Congressional Republicans don’t see climate change as a problem and they don’t like raising taxes. So, the idea of a carbon tax–that is, taxing carbon emissions–seems like an impossible non-starter. But amid a wider circle of non-elected Republicans, carbon taxes have long had admirers, and the notion that a Trump Administration might back a carbon tax isn’t completely off-the-wall (though still definitely unlikely). Secretary of State Rex Tillerson apparently backed a carbon tax while he was CEO of Exxon (though there’s conjecture about how sincere he was).
On Wednesday, several respected Republican figures met with White House officials to make the case. The group, including former Secretary of State James Baker and ex-Treasury Secretary Henry Paulson, proposed a simple quid pro quo: the elimination of Obama era climate regulations in exchange for a tax of $40 per ton of carbon.
The proposal is not necessarily a full-throated endorsement of climate science. Rather, it’s a hedge against the possibility that the science is right, Baker told the Washington Post. “I really don’t know the extent to which [climate change] is manmade, and I don’t think anybody can tell you with certainty that it’s all manmade.” But, he added, “the risk is sufficiently strong that we need an insurance policy and this is a damn good insurance policy.”
Importantly, the tax would be “revenue-neutral” and quite redistributive. All the money raised by the tax would be returned to American households in the form of quarterly payments. A report released by the freshly-formed Climate Leadership Council (CLC) estimates that families of four would receive about $2,000 a year. In effect, the carbon tax would be taking profits from emitters and giving them to everyday citizens, presumably providing a nice boost to consumer spending as that happens.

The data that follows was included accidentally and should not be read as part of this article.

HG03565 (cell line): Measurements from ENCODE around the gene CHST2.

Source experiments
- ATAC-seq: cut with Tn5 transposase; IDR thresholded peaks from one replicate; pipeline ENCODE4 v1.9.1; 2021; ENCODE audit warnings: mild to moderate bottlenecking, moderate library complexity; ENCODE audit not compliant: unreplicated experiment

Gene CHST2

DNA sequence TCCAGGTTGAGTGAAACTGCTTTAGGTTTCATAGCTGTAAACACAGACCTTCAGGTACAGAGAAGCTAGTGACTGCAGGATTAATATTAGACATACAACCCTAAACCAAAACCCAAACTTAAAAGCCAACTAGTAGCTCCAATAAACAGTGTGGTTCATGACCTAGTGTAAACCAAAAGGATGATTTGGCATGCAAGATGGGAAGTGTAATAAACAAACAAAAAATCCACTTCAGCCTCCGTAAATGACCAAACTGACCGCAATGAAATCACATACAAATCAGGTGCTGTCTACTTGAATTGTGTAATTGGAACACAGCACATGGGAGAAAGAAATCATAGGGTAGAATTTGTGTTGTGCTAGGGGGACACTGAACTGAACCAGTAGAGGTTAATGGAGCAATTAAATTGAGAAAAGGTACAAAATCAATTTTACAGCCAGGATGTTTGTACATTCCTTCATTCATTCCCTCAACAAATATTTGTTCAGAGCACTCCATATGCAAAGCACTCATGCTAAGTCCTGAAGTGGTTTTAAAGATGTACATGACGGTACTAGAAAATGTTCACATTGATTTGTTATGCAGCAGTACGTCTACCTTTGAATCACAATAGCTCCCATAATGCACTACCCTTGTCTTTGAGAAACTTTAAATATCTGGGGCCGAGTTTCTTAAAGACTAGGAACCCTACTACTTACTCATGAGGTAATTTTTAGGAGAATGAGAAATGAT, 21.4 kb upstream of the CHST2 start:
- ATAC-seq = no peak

Economists on both the left and right have long favored carbon taxes over other climate policies (like, say, government investments in renewables, or cap-and-trade plans, like the European Union’s Emission Trading System). But they’ve disagreed about whether the money raised should be spent or given back to the public. The issue split the vote on a carbon tax ballot proposal in Washington State last November (leading to its defeat). But, more positively, a revenue-neutral carbon tax in British Columbia has proved how the idea can work. Emissions and fuel usage has fallen and at no noticeable cost to B.C.’s economy. Canada is now introducing a national carbon levy.
The CLC says the carbon tax would replace all of President Obama’s climate regulations and relieve polluters from possible future litigation over the effect of the carbon emissions on the environment. “Much of the EPA’s regulatory authority over carbon dioxide emissions would be phased out, including an outright repeal of the Clean Power Plan. Robust carbon taxes would also make possible an end to federal and state tort liability for emitters,” the report says.
Of course, all this may in fact be pie-in-the-sky. Trump campaigned on helping the coal industry, which might be badly harmed with a $40 a ton tax. Also, as we say, new-age Republicans hate taxes and have people like Grover Norquist threatening primary challenges should they renege on no-new-tax pledges. Still, one can dream. And at least the proposal shows possible middle ground on climate change. Airing the subject once again isn’t a complete waste of time.